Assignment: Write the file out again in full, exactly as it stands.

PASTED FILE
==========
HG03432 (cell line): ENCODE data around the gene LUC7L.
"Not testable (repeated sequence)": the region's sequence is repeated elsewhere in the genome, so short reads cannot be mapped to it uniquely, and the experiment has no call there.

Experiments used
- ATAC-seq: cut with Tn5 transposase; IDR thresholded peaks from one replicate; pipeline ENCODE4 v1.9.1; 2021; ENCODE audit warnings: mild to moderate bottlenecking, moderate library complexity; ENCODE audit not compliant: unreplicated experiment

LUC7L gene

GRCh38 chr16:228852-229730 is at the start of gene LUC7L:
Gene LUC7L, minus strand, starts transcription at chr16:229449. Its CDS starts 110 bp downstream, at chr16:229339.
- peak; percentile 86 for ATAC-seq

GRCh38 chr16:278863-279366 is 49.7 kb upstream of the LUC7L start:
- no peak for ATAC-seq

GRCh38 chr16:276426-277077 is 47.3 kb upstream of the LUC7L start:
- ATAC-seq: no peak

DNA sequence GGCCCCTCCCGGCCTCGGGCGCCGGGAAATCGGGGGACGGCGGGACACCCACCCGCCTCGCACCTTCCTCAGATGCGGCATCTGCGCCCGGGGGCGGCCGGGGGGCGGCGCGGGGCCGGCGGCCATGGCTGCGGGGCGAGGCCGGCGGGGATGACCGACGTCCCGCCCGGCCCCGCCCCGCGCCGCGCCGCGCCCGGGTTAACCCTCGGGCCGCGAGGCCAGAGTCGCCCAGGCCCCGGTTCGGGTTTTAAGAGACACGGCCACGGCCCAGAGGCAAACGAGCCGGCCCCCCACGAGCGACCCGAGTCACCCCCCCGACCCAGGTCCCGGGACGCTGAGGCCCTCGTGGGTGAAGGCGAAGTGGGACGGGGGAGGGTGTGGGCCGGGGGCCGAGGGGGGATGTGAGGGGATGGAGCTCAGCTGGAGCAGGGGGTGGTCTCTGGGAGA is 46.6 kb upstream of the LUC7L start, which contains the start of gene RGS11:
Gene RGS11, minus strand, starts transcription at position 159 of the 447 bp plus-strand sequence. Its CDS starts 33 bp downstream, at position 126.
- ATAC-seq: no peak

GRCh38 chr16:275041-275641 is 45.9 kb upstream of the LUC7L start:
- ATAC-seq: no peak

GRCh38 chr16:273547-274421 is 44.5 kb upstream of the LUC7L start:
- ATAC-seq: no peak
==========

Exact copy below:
HG03432 (cell line): ENCODE data around the gene LUC7L.
"Not testable (repeated sequence)": the region's sequence is repeated elsewhere in the genome, so short reads cannot be mapped to it uniquely, and the experiment has no call there.

Experiments used
- ATAC-seq: cut with Tn5 transposase; IDR thresholded peaks from one replicate; pipeline ENCODE4 v1.9.1; 2021; ENCODE audit warnings: mild to moderate bottlenecking, moderate library complexity; ENCODE audit not compliant: unreplicated experiment

LUC7L gene

GRCh38 chr16:228852-229730 is at the start of gene LUC7L:
Gene LUC7L, minus strand, starts transcription at chr16:229449. Its CDS starts 110 bp downstream, at chr16:229339.
- peak; percentile 86 for ATAC-seq

GRCh38 chr16:278863-279366 is 49.7 kb upstream of the LUC7L start:
- no peak for ATAC-seq

GRCh38 chr16:276426-277077 is 47.3 kb upstream of the LUC7L start:
- ATAC-seq: no peak

DNA sequence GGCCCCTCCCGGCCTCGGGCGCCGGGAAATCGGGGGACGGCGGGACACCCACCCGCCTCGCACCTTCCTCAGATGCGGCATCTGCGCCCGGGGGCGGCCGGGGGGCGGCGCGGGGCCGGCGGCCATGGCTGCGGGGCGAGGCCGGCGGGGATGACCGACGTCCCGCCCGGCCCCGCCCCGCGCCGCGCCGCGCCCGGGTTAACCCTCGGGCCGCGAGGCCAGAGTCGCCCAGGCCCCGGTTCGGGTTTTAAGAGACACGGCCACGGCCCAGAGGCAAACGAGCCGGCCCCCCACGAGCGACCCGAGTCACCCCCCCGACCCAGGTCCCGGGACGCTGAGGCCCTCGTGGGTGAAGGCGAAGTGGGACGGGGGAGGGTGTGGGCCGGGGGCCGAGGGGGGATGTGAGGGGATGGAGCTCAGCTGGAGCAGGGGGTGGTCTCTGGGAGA is 46.6 kb upstream of the LUC7L start, which contains the start of gene RGS11:
Gene RGS11, minus strand, starts transcription at position 159 of the 447 bp plus-strand sequence. Its CDS starts 33 bp downstream, at position 126.
- ATAC-seq: no peak

GRCh38 chr16:275041-275641 is 45.9 kb upstream of the LUC7L start:
- ATAC-seq: no peak

GRCh38 chr16:273547-274421 is 44.5 kb upstream of the LUC7L start:
- ATAC-seq: no peak